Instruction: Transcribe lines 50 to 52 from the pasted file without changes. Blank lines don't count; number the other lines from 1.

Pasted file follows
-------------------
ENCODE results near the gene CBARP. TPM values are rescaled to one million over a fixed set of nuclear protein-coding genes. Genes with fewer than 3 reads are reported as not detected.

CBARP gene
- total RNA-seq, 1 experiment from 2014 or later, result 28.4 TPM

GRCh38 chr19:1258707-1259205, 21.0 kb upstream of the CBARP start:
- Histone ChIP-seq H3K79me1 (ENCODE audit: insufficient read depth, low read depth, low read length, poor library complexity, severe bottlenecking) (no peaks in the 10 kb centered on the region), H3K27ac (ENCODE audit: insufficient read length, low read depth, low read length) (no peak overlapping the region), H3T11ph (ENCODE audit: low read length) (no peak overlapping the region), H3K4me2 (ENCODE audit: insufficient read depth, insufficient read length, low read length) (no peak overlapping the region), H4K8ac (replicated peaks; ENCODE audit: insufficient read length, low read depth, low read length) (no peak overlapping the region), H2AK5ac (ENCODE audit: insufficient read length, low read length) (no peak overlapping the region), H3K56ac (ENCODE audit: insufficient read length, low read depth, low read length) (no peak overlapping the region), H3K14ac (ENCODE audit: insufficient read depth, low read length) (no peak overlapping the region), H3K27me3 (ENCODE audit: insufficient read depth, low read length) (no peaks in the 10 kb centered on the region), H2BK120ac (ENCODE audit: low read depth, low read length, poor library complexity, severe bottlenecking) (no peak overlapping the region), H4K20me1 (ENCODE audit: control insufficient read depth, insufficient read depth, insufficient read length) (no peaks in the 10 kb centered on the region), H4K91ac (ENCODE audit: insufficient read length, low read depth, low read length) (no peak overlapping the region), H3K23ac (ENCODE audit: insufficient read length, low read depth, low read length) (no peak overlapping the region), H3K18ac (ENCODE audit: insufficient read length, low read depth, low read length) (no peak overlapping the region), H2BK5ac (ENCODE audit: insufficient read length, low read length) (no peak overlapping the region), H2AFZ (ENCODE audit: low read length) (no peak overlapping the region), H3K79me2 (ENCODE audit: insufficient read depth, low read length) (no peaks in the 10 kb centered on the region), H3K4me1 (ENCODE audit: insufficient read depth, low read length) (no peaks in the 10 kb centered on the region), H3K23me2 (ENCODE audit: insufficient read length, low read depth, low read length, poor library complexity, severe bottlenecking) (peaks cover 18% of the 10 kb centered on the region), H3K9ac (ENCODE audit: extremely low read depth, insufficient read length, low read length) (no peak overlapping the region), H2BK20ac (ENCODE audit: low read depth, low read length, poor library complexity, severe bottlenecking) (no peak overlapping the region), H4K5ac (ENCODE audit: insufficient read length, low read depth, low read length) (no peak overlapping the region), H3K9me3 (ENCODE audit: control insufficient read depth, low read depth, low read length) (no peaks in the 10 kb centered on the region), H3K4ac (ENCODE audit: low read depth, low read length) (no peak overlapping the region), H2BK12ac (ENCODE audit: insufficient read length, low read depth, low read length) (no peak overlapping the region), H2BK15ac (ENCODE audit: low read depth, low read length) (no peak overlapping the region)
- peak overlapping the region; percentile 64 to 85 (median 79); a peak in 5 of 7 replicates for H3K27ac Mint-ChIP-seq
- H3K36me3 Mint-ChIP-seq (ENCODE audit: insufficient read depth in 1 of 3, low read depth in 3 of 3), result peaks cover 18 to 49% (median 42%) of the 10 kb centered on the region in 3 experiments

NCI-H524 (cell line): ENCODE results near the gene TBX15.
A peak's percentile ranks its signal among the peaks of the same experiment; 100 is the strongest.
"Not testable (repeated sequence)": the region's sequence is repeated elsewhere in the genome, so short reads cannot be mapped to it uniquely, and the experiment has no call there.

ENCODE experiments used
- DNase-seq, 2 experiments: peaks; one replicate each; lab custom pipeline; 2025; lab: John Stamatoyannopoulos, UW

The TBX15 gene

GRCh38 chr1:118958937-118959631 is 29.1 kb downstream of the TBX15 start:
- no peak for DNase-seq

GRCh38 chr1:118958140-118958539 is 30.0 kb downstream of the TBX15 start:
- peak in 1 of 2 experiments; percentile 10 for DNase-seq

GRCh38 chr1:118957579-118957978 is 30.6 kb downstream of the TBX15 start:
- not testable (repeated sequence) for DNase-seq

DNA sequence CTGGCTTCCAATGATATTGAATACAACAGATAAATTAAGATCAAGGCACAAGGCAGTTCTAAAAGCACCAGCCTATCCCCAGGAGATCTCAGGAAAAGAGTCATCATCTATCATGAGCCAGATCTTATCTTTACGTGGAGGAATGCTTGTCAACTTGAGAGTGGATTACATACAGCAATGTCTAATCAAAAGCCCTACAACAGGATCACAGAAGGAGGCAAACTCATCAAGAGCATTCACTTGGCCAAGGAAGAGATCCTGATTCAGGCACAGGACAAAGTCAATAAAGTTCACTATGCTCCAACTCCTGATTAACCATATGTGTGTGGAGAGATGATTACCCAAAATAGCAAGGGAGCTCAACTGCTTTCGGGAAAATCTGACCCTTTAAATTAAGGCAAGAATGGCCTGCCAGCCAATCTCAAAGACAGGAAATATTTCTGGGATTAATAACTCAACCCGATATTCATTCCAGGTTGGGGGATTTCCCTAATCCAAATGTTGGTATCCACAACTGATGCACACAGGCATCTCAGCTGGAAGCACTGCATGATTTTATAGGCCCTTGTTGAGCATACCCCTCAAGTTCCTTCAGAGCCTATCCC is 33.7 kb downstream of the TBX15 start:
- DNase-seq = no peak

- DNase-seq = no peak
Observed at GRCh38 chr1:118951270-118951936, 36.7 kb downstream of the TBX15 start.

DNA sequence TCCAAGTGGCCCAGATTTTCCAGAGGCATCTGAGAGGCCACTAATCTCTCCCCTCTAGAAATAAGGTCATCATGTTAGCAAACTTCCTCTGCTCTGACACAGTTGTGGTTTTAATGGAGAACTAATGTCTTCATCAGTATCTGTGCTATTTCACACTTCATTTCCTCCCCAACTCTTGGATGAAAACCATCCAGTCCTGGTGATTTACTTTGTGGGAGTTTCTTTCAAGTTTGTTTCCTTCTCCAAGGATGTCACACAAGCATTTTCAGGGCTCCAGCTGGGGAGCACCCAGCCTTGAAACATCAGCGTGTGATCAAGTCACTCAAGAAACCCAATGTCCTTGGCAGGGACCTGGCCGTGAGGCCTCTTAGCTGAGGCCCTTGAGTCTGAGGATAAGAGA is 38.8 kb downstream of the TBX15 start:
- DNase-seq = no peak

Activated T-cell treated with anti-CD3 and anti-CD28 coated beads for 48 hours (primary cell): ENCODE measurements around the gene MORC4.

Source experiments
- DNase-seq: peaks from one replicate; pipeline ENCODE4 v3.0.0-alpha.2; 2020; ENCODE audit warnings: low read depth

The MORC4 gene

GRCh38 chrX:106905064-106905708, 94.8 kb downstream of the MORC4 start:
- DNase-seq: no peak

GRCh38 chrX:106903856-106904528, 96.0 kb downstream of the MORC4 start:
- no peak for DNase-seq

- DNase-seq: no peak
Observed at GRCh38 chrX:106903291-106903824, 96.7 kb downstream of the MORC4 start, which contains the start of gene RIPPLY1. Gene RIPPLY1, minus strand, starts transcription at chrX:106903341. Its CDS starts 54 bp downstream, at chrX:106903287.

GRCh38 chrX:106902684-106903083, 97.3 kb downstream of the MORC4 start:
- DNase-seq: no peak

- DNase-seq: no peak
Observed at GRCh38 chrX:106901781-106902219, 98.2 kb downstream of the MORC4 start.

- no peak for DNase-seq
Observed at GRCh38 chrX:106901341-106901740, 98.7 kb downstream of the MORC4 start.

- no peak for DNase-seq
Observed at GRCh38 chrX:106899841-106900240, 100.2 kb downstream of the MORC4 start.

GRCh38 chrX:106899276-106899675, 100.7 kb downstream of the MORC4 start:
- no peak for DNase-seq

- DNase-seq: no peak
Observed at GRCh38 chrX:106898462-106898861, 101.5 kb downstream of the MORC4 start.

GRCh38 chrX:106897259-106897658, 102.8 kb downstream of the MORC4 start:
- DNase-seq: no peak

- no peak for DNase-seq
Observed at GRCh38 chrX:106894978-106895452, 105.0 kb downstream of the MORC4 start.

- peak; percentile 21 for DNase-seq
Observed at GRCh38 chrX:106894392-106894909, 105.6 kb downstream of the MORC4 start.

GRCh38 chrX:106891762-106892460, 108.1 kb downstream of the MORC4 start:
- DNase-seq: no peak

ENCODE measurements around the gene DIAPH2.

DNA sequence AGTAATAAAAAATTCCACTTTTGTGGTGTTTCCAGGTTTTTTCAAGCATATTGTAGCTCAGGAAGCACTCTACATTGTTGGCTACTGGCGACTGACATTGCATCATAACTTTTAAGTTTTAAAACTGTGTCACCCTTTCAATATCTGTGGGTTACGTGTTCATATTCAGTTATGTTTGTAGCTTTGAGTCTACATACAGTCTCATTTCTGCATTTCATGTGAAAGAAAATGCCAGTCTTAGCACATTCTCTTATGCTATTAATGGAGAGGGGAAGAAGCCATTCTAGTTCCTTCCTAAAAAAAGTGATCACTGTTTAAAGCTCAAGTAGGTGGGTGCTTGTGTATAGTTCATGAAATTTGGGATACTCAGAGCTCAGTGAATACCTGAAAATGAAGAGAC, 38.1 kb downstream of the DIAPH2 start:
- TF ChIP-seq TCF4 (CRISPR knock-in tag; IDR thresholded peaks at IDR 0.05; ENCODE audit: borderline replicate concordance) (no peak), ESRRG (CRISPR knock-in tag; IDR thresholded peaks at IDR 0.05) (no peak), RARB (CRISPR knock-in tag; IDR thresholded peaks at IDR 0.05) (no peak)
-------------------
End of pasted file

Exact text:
- no peak for DNase-seq
Observed at GRCh38 chrX:106894978-106895452, 105.0 kb downstream of the MORC4 start.

- peak; percentile 21 for DNase-seq